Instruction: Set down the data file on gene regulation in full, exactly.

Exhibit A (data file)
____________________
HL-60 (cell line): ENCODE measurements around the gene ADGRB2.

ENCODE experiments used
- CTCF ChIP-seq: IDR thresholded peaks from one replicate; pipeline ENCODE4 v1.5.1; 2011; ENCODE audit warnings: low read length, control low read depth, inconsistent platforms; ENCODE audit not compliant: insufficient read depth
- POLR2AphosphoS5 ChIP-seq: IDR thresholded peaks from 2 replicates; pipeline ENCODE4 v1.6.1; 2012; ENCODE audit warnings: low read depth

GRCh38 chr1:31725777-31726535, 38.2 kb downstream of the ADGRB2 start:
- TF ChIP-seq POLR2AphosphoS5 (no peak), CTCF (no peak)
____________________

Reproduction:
HL-60 (cell line): ENCODE measurements around the gene ADGRB2.

ENCODE experiments used
- CTCF ChIP-seq: IDR thresholded peaks from one replicate; pipeline ENCODE4 v1.5.1; 2011; ENCODE audit warnings: low read length, control low read depth, inconsistent platforms; ENCODE audit not compliant: insufficient read depth
- POLR2AphosphoS5 ChIP-seq: IDR thresholded peaks from 2 replicates; pipeline ENCODE4 v1.6.1; 2012; ENCODE audit warnings: low read depth

GRCh38 chr1:31725777-31726535, 38.2 kb downstream of the ADGRB2 start:
- TF ChIP-seq POLR2AphosphoS5 (no peak), CTCF (no peak)